I used a texture sheet for polymer clay and dusted it with some of the Citrine Pearl-Ex to bring out the detail. I used the Dark Brown Pearl-Ex on the Citrine colored transparent clay for contrast and Citrine Pearl-Ex on the Citrine colored white clay. I found a make up sponge applicator makes an excellent tool for applying the product to the surface of the clay. A brush works well to apply the Pearl Ex to a mold or a texture sheet and prevents the clay from sticking at the same time.
I do tend to be a bit messy when I am working so I have to admit I had Pearl Ex all over my hands and work surface. I’m really glad this product is non-toxic because I probably inhaled a bit of it too. I kept a box of baby wipes nearby to clean up my hands and work surface. This product is so fine that it will jump right out of the container if you sneeze on it. I advise keeping the containers closed at all times when not in use, and if you are concerned about inhaling colorful pigments (maybe I should be too) you might want to wear a mask. (I think I might have gotten so carried away that some Pearl Ex got into my tea).
I mixed the Pearl Ex powders into translucent Primo to create a Mokume Gane effect. The shimmering effect of the Pearl Ex is so beautiful, it reminds me of an abalone shell. (I used some pearly white Pearl Ex to blend custom colors.)
I have lots of experience with polymer clay but Creative Paperclay is a new medium for me. I tried using some polymer clay techniques without much success because it is much softer than I expected. I decided to use it like ceramic clay and made this little bowl using a crocheted doily for the texture. I brushed on some Citrine Pearl-Ex to enhance the texture. (Can you tell it’s my favorite color?) The adherence was the same as with the Polymer Clay. There was some rub off after drying but it remained bright and shiny after sealing. In this case I chose a spray acrylic sealer so I didn’t smudge the loose powder. You do have to be a bit careful and let the spray mist your piece so the force of the spray doesn’t move the powder around.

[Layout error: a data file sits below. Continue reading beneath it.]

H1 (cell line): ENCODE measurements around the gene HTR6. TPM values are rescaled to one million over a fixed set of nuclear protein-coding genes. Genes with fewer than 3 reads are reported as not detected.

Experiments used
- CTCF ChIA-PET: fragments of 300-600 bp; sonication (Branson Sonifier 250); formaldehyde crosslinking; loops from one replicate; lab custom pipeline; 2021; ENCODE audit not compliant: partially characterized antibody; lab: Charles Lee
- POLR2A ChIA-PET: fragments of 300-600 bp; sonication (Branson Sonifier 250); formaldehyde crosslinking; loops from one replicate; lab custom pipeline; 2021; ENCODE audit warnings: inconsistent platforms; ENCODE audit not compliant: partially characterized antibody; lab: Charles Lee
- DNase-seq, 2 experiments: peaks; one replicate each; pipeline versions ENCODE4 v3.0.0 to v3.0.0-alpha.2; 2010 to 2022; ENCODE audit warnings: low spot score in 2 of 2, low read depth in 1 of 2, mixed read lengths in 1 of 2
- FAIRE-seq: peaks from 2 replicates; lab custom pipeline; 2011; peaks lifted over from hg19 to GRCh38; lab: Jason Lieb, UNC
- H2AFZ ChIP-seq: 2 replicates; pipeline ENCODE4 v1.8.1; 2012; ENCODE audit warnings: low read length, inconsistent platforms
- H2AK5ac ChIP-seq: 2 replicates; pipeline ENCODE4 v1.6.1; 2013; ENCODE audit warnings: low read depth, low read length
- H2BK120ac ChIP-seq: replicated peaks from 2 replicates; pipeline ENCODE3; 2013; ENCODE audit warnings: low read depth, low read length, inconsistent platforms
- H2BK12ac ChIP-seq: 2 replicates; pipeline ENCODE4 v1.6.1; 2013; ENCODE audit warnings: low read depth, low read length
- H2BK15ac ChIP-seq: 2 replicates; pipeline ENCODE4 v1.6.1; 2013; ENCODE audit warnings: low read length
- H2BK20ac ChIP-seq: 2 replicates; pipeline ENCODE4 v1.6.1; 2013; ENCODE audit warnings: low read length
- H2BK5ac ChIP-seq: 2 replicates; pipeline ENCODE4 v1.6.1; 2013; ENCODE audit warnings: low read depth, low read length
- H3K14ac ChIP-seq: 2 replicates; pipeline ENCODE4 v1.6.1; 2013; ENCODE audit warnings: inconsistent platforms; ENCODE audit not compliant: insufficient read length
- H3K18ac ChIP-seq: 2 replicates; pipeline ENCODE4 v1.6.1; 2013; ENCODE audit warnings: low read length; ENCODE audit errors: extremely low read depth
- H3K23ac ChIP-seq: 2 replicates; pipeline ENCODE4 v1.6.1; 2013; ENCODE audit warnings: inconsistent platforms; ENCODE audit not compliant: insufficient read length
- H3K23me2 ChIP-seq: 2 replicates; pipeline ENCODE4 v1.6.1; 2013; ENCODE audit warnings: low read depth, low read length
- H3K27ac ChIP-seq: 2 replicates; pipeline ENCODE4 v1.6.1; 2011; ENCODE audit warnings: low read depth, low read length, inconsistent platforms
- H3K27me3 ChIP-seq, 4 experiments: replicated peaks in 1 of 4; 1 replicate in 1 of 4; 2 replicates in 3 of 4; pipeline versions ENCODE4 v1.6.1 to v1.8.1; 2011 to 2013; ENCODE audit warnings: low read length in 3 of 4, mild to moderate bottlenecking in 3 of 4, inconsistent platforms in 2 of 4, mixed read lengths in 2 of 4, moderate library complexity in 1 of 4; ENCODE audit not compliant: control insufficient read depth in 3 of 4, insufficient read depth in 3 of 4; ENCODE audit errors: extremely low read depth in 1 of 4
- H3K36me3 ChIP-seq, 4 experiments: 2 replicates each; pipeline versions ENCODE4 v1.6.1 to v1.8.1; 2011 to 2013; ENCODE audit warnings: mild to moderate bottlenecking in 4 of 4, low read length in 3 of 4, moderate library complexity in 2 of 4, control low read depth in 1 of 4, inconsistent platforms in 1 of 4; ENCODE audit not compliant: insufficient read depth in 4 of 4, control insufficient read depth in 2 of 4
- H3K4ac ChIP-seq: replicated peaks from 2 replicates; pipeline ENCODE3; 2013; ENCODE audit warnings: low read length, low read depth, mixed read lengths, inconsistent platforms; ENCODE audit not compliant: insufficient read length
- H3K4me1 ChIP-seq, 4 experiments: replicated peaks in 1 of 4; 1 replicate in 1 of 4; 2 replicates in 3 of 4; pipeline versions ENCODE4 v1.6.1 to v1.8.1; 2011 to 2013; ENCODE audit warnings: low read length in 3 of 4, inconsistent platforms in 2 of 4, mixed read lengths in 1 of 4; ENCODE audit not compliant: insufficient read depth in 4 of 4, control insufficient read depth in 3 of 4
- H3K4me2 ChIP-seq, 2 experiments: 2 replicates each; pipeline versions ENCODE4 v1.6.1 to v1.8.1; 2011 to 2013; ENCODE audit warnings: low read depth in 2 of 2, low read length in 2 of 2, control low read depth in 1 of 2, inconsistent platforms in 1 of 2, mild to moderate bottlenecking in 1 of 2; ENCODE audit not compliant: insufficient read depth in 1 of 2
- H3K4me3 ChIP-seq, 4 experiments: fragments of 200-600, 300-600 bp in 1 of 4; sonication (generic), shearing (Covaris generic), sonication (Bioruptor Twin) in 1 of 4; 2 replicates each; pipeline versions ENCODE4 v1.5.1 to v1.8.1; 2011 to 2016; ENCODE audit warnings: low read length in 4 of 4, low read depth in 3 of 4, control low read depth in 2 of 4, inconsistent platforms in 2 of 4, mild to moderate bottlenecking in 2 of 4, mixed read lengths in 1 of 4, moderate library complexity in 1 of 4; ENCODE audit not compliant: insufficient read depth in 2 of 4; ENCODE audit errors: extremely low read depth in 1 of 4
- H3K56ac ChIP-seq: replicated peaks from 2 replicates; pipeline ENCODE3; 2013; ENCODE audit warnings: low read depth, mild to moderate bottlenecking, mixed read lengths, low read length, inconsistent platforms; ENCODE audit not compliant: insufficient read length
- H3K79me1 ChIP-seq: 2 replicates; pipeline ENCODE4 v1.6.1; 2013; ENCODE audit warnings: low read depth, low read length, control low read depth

I started with one Pearl Ex experiment and that just led to another and another. I don’t feel like I even touched the tip of the iceberg in terms of using these products! (I’m so enthusiastic I’m resorting to the cheesiest of clichés!) I highly recommend them to any artist or crafter as a studio “essential”. They can be mixed with fabric medium, mixed with embossing powder to custom colors, or used withiches acrylic, oil or watercolor paint. You can even add them to your nail polish! Depending on how you mix them, you can create a high-density metallic shine or a subtle sheen. I was inspired to make some mixed media necklaces and posted them on my blog because I simply couldn’t stop using this product.
Jacquard Pearl-Ex Powders are usually available at DickBlick.com and range in price from $25 – $49. Individual jars (.10 oz) are priced as low as $2.09. They are also available from many other online retailers and often sold at craft stores like Michaels or A. C. Moore. I feel that they are an excellent value because a little goes a long way and the versatility can’t be beat.